Q: Is the most notable as far as public recognition and fame Jonathan Coachman?

A: Yeah I would say Jonathan is the most notable. We always tried to make the first area we recruited McPherson. Most years I always had a McPherson kid on the team. And Jonathan played on a state championship team, like a lot of them did. But he was kind of the fifth guy. He played with some very good good guys and his stats were tremendous. But we got him and we weren't sure what we had so we played him on jv (junior varsity) the first game and he goes for 40 and Dave Barrett was my assistant at the time said he thought our jv was going to be pretty good. I said wrong John Wooden, that's the last four o'clock game you'll ever see him in. And he went on to become the all-time leading scorer, rebounder, assists and steals leader in McPherson College history. So that's quite an accomplishment. Two-time KCAC (Kansas Collegiate Athletic Conference) player of the year, he had some honorable mentions for all-american honors too. Then he's gone on the a successful career in broadcasting, the WWE (World Wrestling Entertainment) and now of course ESPN. But the good thing is he never forgets his roots.

Q: When I talk to people about Roger Trimmell the one thing they all say is how good you were at recruiting Kansas kids. Is that a formula that worked then and won't work now?

A: The challenge, even back then, and I was probably more comfortable with small-town Kansas kids because that was my background as well but I wouldn't shy away from big-city kids either. But the challenge in Kansas and it is still somewhat of a challenge, is with so many junior colleges and they have to fill their roster with Kansas kids as well so often times they're taking the high profile, big city kids, so often times the smaller town kids would still be available to recruit and there is some really good basketball players that play at smaller schools. Take the Kinnamon brothers for instance at Saint John's, both were very good. When I first went there (McPherson College) I had Kelly Unruh from Canton-Galva on it. So even if I didn't get them right away and they went to a junior college, we stayed in touch so often times we were able to pick up those kids after their two years at junior college. I think it's a formula that can still work but you have to do your homework.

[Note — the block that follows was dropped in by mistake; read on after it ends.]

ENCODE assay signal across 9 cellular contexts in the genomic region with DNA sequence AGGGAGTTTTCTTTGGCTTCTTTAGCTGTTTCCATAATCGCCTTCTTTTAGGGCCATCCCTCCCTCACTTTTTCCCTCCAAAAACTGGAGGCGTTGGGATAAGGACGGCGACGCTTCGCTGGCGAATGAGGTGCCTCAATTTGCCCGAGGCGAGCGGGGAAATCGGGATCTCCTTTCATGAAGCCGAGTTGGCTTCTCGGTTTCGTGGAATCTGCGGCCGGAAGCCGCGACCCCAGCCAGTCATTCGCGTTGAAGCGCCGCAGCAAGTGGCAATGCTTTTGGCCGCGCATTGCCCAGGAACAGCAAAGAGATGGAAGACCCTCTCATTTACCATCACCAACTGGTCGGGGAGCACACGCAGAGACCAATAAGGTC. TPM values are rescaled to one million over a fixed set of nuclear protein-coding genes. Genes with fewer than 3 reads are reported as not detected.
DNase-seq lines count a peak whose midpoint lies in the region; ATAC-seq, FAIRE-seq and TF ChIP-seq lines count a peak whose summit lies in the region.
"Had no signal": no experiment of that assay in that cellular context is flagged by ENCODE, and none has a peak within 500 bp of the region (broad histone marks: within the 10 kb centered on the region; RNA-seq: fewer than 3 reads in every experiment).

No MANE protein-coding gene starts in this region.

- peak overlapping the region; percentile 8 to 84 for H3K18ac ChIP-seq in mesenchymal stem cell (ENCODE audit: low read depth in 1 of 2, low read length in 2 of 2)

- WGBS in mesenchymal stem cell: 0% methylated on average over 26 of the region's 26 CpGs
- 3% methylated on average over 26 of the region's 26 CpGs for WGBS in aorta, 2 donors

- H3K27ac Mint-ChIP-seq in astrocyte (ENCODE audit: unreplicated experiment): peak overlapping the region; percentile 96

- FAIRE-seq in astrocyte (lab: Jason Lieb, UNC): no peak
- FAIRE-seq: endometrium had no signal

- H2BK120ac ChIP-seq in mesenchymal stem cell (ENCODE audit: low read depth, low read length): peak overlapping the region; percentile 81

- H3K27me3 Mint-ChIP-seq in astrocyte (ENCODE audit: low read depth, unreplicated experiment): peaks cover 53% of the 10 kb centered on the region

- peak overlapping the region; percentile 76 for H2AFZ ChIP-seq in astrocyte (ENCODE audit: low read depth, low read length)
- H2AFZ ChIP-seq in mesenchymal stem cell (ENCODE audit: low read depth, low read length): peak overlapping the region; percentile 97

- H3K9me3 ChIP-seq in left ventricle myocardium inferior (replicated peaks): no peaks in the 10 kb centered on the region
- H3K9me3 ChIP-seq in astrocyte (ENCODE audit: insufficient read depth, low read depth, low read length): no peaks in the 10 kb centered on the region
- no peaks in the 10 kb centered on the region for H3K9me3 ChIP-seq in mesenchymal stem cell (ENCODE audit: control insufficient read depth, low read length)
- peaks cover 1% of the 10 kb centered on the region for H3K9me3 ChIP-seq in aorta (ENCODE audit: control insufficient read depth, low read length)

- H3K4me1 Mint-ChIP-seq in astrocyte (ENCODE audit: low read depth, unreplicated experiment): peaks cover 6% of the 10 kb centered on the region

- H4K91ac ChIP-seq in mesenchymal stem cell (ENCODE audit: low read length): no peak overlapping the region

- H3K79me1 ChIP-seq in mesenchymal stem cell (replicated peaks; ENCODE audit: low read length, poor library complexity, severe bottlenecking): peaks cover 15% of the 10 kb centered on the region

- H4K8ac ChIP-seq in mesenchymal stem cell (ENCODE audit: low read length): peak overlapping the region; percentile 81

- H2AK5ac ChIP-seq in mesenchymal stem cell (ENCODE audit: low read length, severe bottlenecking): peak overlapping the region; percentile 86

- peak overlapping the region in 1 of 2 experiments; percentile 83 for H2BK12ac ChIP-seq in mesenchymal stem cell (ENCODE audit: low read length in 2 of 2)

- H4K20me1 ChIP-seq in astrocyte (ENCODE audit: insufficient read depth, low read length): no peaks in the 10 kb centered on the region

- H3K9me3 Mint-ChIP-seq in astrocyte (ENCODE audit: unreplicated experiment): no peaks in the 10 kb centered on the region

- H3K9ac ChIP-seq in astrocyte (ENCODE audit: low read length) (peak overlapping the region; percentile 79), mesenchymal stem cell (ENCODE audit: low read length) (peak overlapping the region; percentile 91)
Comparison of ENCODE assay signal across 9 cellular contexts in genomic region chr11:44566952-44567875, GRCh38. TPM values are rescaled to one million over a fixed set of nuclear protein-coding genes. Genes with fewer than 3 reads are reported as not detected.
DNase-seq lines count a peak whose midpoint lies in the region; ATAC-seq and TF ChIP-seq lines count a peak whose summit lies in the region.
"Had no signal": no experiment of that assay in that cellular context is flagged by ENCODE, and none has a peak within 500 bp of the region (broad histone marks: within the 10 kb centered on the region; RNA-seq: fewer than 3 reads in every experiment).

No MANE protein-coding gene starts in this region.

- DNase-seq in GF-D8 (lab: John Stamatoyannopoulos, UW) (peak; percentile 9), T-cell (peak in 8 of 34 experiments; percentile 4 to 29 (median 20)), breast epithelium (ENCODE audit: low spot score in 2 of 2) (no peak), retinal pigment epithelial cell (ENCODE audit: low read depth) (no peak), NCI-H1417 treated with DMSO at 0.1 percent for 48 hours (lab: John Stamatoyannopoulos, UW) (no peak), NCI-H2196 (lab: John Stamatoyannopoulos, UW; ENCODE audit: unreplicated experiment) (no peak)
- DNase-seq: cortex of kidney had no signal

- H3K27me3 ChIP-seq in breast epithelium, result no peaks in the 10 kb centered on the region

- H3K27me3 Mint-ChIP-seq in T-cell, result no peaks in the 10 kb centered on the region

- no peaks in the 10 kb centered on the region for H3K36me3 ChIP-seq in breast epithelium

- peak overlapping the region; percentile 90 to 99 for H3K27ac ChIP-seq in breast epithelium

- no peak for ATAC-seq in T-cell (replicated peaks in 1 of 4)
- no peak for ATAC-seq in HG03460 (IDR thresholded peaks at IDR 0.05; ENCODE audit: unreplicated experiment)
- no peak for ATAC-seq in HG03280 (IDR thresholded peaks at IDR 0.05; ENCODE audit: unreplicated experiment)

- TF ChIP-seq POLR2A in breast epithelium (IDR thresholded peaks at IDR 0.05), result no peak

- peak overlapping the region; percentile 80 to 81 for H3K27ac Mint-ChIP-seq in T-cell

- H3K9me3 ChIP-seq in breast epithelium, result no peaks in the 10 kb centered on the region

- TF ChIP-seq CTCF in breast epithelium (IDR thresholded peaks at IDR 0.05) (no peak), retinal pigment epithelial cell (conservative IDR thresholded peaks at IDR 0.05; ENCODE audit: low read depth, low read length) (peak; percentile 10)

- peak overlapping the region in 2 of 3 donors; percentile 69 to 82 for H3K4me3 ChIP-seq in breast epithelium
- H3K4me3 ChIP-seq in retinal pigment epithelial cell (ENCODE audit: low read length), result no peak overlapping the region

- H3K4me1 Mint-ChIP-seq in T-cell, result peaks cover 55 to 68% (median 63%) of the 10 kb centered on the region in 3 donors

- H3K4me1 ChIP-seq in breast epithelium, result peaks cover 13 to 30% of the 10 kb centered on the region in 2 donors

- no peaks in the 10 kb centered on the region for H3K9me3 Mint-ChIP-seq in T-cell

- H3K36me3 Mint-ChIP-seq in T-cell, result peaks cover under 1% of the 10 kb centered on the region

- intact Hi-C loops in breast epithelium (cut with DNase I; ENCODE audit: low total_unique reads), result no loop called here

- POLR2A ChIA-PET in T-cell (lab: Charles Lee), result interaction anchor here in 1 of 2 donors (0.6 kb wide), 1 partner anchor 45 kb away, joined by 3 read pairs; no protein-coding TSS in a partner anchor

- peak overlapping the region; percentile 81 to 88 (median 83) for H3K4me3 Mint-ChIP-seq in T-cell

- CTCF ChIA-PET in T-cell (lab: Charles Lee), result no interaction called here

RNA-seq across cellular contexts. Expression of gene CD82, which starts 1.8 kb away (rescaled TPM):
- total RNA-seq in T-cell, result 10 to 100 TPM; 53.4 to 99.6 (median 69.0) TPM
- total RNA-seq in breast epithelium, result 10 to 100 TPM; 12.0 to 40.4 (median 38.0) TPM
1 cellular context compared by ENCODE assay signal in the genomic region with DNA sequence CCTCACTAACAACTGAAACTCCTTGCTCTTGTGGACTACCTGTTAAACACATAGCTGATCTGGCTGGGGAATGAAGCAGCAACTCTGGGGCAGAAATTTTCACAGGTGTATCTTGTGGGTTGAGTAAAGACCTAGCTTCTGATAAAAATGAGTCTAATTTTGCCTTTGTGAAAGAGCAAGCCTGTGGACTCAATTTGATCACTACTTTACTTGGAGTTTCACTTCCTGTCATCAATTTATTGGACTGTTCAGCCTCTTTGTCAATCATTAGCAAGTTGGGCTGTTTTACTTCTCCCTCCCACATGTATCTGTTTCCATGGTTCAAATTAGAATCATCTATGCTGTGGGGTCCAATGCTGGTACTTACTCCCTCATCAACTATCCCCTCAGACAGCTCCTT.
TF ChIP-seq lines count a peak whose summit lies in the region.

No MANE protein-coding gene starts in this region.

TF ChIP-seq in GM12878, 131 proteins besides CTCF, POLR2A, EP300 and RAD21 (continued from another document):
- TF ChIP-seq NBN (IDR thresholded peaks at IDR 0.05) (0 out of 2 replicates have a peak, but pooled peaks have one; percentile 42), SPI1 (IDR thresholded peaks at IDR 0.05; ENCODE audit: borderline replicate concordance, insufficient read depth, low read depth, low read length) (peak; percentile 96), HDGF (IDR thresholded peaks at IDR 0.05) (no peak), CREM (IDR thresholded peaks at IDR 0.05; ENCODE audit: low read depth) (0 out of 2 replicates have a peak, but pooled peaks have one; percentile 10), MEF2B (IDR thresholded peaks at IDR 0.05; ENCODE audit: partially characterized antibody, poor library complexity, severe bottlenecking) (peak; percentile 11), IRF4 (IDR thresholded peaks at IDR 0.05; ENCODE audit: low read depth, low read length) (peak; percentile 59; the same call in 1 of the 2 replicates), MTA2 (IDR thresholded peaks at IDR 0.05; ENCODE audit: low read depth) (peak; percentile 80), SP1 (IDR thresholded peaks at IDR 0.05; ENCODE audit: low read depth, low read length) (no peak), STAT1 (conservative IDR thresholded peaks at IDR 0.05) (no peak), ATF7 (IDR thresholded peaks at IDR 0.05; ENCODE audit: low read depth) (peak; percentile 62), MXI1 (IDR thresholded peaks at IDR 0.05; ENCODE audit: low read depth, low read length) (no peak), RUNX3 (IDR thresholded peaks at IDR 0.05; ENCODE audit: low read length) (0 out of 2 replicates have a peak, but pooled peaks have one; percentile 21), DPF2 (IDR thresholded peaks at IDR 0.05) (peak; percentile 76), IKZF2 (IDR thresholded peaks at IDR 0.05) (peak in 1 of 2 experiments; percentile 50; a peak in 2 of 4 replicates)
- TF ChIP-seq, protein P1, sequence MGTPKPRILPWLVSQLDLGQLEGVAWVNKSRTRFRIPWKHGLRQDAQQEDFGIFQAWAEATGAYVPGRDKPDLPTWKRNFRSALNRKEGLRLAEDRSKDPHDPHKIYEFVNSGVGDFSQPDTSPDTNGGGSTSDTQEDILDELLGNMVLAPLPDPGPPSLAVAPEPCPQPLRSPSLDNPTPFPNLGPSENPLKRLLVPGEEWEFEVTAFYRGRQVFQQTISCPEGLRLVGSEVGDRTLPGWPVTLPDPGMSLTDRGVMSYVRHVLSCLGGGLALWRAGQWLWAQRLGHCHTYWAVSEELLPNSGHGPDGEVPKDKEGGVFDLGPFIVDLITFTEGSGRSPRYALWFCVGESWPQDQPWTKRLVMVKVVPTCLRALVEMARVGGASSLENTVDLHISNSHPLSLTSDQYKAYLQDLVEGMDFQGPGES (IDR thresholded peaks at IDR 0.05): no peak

Q: Best part of coaching?

A: Winning! And probably going through the process. The teaching that occurs. A lot of times I enjoy practice even more than the games because you're teaching and then they go on display at game time and you see the growth and development and see how a group can come together as a team. And I think that part of it is really rewarding.

Q: Worst part of coaching?

A: You can put parents in there. And I understand that they love their kids and want the best for them and coaches love them too but we have to make decisions at times on it and then too the highs and lows of coaching. It's easy to get caught up in the wins and losses as you know but you try to avoid riding that roller coaster and try and keep things on a level plain. That's one thing we always tried to get across to our players; no loss is so devastating we can't come back and no win is like you just won the super bowl, because anytime you go that high it's going to be followed with a low at some point.